To avoid injury, most organisms react reflexively to the approach of incoming objects. For instance, humans will, without thinking, dodge an oncoming car or bat away a small rock to evade collision. While typically unconscious, these essential defensive maneuvers rely on surprisingly complex computations in the eyes and brain. The brain must not only decide what is dangerous but also when danger is likely to impact the body, and these decisions must be made rapidly. To inform these decisions, the brain must make reliable estimations of the size, speed, and trajectory of objects in the environment, but very little is known about how the vertebrate brain achieves these tasks.
To crack the neural basis of object avoidance, Dunn et al. capitalized on the larval zebrafish, a vertebrate model organism that provides powerful opportunities for relating neurons to behavior. The authors first establish that young zebrafish can be startled by the simulated approach of objects or predators; when a looming, i.e. expanding, spot is projected onto a screen, the illusion of impending collision is sufficient to evoke ballistic escape maneuvers directed away from the stimulus. Via careful dissection of the behavior, the authors determine features of the stimulus that the brain extracts to guide subsequent locomotion. Most critically, it is revealed that zebrafish wait until the object spans a fixed portion of visual space, independent of absolute size or velocity, before initiating an escape. This feature is then used as a handle to investigate the underlying neural implementation.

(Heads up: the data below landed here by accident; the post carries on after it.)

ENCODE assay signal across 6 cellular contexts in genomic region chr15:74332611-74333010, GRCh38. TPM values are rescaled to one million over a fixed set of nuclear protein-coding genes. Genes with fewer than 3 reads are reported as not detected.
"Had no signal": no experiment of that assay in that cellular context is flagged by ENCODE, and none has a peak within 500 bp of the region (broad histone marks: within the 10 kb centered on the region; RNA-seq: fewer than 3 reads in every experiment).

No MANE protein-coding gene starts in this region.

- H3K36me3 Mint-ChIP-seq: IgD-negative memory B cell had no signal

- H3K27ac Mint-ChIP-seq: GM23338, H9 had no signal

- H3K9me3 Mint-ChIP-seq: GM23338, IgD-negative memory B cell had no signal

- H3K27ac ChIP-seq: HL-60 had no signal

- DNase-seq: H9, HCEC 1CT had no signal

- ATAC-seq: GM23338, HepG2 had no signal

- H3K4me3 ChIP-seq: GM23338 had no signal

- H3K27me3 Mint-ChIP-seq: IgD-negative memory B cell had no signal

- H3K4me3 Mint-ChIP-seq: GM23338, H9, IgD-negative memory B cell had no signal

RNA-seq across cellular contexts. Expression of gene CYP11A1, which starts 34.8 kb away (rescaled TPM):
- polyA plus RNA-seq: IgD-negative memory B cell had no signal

To probe the neural circuits responsible for calculating critical size, the authors used fluorescent indicators of neural activity to image neuronal responses to looming visual stimuli across large areas of the fish brain. These experiments identified a specialized visual processing region as an important center sensing object approach. This center, the optic tectum, is highly conserved in vertebrates, suggesting that an analogous region in mammals, the superior colliculus, is most likely involved in similar types of computations that guide avoidance behavior in humans. The authors go on to show that within the optic tectum, hundreds of neurons work together to assess critical size and relay the “go” signal to downstream motor circuits shown to dictate the behavior. Furthermore, the authors use new transgenic zebrafish to tease apart fundamental functional components in the retina and in optic tectum interneurons that may interact to shape the ethologically relevant neural activity.
This work charts the neural circuits underlying an ubiquitous innate behavior and establishes a strong framework for exploring the ways in which populations of neurons in the vertebrate brain extract meaningful features from the visual world.